11. 11. Resources: General and Specialised – used for different purposes Importance of habit Habits deepen over time Importance of ‘search inside’ Some supervisor influence – especially early on Expectation of direct access online to resources, docs, journals etc. Lack of contact / chances to refresh skills and range of resources used Postgraduate students: ‘private worlds’ Unsophisticated use of ICT No strong desire to change Little personalisation / saving / organisation of searches Constant anxiety about delivering new research Little awareness or usage of alerts (journals, articles etc.) (However…)
  12. 12. » Respondents admitted to variable research skills » Clear lack of confidence evident in some: › Knowledge of relevant resources › Using search-engines (especially optimising keyword search success) » Most admit that there are opportunities to improve skills…but many have not taken advantage of these Satisfaction with ‘research skills’
  13. 13. » Heavy reliance on computers to facilitate research, but not ‘sophisticated’ in the way they use ICT » During discussions, interest was shown in new resources, rather than in new ways of technology-assisted working (with the possible exception of email alerts) Unsophisticated use of ICT
  14. 14. Intute Web 2.0
  15. 15. All audiences in agreement that: » Undergraduate – and sometimes postgraduate – skills in this area are often very limited » Many fall back on bad habits (e.g. Googling everything) » Once habits and patterns are formed – including reliance on particular resources – they are rarely changed » Few opportunities to squeeze proper training and instruction into timetable – and relatively few courses have research skills as an embedded module Internet & research skills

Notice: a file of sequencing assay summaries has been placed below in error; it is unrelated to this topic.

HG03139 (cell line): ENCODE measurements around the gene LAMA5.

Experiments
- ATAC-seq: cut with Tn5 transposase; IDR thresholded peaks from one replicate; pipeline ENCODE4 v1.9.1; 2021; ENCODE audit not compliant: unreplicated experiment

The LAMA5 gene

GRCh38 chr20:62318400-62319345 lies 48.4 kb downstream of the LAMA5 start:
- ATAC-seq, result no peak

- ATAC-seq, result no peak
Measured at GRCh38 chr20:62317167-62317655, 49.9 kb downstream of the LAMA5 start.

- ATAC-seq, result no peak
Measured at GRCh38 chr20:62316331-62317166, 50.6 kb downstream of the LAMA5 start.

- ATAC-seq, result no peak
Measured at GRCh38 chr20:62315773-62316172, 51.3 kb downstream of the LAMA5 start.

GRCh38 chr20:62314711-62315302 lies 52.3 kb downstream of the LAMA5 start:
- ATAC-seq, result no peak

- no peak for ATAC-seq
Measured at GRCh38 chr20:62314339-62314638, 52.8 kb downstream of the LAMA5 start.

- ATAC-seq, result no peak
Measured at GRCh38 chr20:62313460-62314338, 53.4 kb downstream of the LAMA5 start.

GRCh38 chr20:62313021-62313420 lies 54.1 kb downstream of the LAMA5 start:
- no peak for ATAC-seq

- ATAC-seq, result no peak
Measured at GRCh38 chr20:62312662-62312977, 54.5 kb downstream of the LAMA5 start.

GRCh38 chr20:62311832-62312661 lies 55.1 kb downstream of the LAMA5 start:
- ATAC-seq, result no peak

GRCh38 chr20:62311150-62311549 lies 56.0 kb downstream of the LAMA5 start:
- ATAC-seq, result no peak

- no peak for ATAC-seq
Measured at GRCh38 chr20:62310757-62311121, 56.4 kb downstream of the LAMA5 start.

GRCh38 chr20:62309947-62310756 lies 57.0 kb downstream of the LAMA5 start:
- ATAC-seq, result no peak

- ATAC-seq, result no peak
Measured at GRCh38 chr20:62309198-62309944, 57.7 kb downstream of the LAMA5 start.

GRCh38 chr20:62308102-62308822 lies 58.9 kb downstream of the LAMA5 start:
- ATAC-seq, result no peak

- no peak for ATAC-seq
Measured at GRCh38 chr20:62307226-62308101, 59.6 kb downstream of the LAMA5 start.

16. 16. Librarians’, PGs’ and academics’ thoughts on UGs “Typically they don’t get much guidance how to venture wider than their reading list.” (Librarian) “Typically they don’t get much guidance how to venture wider than their reading list.” (Librarian) “It’s nice to get academics who will come to the class or will ask you to do a class just for them and their colleagues.” (Librarian) “It’s nice to get academics who will come to the class or will ask you to do a class just for them and their colleagues.” (Librarian)
  17. 17. Web 2.0 in education » Web 2.0 technologies and approaches have a place, but they should not be adopted simply because the technology exists » Dismissive of many aspects of Web 2.0 technologies or admitted to be novices in their use » Although Facebook was predictably popular, its usage limited to being a way of staying in touch and finding out about social events » Some students spoke of Facebook groups being set up as part of their studies but few if any were heavily reliant on applications of this type
  18. 18. » Not in the habit of ‘rating and commenting’ (for example, on Amazon) and, to an extent were suspicious of those who were » Practical barriers to the adoption of interactive technologies in HE institutions Web 2.0 in education